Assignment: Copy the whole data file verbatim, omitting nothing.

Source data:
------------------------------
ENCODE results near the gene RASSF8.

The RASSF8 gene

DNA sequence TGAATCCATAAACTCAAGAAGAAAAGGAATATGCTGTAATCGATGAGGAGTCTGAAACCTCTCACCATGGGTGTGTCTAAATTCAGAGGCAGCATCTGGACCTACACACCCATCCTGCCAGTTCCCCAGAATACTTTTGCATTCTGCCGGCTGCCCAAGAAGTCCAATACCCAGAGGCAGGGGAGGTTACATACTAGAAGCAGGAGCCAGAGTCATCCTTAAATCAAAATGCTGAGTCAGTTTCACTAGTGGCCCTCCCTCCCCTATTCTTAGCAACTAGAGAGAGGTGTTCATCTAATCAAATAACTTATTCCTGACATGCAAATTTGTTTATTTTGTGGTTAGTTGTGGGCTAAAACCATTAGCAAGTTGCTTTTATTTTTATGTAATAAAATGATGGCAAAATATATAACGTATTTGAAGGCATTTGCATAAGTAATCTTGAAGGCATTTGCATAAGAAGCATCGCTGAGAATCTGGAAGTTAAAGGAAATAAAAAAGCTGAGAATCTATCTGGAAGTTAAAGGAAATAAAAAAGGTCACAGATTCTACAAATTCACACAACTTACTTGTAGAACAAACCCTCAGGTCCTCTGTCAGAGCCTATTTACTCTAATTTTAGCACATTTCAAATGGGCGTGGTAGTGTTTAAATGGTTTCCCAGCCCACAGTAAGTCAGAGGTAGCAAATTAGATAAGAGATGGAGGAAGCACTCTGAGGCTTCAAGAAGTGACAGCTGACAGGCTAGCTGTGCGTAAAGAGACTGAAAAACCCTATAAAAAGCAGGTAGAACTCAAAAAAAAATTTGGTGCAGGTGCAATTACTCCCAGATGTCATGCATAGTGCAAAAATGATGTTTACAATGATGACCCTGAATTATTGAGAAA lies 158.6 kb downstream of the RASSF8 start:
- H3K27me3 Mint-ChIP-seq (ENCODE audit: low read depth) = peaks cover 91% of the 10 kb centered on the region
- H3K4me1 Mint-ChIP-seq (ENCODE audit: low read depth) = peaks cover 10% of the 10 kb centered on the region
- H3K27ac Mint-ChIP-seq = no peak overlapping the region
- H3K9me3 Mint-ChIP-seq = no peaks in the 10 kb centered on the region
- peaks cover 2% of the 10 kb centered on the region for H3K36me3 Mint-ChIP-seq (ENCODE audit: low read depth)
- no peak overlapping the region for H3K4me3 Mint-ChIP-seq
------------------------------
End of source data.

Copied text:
ENCODE results near the gene RASSF8.

The RASSF8 gene

DNA sequence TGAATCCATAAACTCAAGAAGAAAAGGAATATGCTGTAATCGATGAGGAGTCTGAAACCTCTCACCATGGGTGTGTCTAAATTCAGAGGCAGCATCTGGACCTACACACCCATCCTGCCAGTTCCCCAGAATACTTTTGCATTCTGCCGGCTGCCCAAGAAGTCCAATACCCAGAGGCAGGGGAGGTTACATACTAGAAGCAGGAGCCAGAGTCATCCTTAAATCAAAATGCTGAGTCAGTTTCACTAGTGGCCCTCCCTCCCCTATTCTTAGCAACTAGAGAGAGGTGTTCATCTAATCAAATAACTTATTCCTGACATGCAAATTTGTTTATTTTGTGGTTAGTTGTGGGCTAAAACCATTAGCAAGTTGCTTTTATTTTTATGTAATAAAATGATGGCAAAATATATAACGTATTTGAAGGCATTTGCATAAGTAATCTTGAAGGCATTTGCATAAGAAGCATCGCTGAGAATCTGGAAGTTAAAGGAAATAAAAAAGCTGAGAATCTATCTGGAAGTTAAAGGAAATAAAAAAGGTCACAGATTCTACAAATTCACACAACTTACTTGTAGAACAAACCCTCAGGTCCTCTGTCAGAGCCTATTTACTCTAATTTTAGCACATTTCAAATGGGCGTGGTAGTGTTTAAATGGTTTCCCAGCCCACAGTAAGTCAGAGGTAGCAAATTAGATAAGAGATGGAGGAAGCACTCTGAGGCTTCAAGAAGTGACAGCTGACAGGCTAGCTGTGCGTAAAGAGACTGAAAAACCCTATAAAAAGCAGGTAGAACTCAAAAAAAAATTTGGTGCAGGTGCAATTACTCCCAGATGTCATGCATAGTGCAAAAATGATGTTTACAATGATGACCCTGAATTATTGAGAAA lies 158.6 kb downstream of the RASSF8 start:
- H3K27me3 Mint-ChIP-seq (ENCODE audit: low read depth) = peaks cover 91% of the 10 kb centered on the region
- H3K4me1 Mint-ChIP-seq (ENCODE audit: low read depth) = peaks cover 10% of the 10 kb centered on the region
- H3K27ac Mint-ChIP-seq = no peak overlapping the region
- H3K9me3 Mint-ChIP-seq = no peaks in the 10 kb centered on the region
- peaks cover 2% of the 10 kb centered on the region for H3K36me3 Mint-ChIP-seq (ENCODE audit: low read depth)
- no peak overlapping the region for H3K4me3 Mint-ChIP-seq